Hamilton Camp (1934-2005)


Hamilton Camp, the diminutive yet effervescent actor and singer-songwriter, who spent nearly his entire life in show business, including several appearances in both television and films, died of a heart attack on October 2 at his Los Angeles home. He was 70.

He was born October 30, 1934, in London, England. After World War II, he moved to Canada and then to Long Beach with his mother and sister, where the siblings performed in USO shows. In 1946, he made his first movie, Bedlam starring Boris Karloff as an extra (as Bobby Camp) and continued in that vein until he played Thorpe, one of Dean Stockwell's classmates in Kim (1950).

After Kim he received some more slightly prominent parts in films: a messenger boy in Titanic (1953); and a mailroom attendant in Executive Suite (1954), but overall, Camp was never a steadily working child actor.

Camp relocated to Chicago in the late '50s and rediscovered his childhood passion - music. He began playing in small clubs around the Chicago area, and he struck oil when he partnered with a New York based folk artist, Bob Gibson in 1961. The pair worked in clubs all over the midwest and they soon became known for their tight vocal harmonies and Gibson's 12-string guitar style. Late in 1961, they recorded an album - Gibson and Camp at the Gate of Horn, the Gate of Horn being the most renowned music venue in Chicago for the burgeoning folk scene. The record may have aged a bit over the years, but it is admired as an important progress in folk music by most scholars, particularly as a missing link between the classic era of Woody Guthrie and the modern singer-songwriter genre populated by Bob Dylan and Joan Baez.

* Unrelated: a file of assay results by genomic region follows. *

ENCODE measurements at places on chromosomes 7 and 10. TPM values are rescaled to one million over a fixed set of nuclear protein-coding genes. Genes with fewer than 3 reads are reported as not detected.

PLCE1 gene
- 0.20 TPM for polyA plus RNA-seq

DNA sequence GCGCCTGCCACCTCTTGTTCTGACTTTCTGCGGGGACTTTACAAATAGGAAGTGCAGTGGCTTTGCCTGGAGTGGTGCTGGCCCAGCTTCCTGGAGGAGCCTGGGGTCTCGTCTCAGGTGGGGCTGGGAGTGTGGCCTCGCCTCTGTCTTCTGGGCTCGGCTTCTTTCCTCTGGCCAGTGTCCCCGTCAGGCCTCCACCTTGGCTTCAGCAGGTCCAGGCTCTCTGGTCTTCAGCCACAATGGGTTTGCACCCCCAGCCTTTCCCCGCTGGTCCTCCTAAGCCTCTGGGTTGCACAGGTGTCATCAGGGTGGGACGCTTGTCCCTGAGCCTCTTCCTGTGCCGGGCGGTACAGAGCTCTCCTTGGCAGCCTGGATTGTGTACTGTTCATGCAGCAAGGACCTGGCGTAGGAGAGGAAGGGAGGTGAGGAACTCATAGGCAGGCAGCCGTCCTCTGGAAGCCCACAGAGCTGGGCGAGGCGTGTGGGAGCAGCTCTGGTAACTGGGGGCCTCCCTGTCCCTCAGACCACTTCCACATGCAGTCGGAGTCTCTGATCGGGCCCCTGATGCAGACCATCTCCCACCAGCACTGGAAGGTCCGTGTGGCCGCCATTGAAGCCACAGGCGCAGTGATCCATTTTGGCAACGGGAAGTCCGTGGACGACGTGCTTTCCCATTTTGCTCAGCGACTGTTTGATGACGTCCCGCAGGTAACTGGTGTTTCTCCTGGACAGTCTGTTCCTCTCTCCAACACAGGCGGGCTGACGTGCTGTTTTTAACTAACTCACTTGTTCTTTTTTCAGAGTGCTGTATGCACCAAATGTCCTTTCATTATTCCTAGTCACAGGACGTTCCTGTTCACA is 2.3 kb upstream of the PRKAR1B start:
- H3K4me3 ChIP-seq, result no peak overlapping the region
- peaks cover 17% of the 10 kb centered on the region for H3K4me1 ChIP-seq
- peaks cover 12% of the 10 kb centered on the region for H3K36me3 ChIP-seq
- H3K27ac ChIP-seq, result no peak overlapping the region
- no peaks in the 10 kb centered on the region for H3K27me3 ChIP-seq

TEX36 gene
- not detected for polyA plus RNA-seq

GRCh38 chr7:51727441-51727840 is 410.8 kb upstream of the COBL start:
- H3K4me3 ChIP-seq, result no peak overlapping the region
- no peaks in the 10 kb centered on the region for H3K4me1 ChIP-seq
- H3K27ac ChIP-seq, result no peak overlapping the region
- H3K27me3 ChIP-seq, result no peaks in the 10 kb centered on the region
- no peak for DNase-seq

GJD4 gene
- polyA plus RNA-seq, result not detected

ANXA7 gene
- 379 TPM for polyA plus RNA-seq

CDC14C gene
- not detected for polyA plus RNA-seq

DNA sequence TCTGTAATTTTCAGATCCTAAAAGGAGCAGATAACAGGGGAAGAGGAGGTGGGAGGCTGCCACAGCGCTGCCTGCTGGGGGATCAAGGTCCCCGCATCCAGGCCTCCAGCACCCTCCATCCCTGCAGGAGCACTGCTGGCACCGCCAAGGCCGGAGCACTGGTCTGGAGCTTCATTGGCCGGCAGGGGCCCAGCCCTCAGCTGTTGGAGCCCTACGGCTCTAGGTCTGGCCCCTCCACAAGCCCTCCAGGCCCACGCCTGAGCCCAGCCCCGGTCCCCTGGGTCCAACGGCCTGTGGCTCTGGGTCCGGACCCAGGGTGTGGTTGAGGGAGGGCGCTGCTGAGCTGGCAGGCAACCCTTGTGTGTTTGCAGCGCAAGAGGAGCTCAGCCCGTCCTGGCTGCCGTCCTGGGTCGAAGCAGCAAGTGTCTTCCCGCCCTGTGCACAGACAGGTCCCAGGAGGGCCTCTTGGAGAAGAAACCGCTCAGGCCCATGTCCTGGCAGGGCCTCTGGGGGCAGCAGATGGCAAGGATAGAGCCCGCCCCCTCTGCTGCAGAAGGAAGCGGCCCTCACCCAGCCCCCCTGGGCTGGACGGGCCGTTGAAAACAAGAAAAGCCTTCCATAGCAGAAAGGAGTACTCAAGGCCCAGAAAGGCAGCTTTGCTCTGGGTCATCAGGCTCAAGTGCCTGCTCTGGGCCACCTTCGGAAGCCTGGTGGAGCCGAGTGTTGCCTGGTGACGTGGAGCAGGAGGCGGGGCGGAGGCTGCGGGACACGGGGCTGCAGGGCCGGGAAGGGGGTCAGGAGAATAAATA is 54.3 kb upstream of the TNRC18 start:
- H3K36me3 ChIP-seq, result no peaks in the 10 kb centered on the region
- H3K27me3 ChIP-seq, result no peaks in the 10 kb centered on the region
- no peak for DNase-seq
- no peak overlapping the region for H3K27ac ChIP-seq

Gibson and Camp would split within two years, and after recording some albums as a solo artist and a brief stint with Chicago's famed Second City improvisational comedy troupe, Camp struck out on his own to work as an actor in Los Angeles. His changed his name to Hamilton from Bob, and despite his lack of vertical presence (he stood only 5-foot-2), his boundless energy and quick wit made him handy to guest star in a string of familiar sitcoms of the late '60s: The Monkees, Bewitched, and Love, American Style. By the '70s there was no stopping him as he appeared on virtually every popular comedy of the day: The Mary Tyler Moore Show, M*A*S*H, Laverne & Shirley, Three's Company, and WKRP in Cincinnati.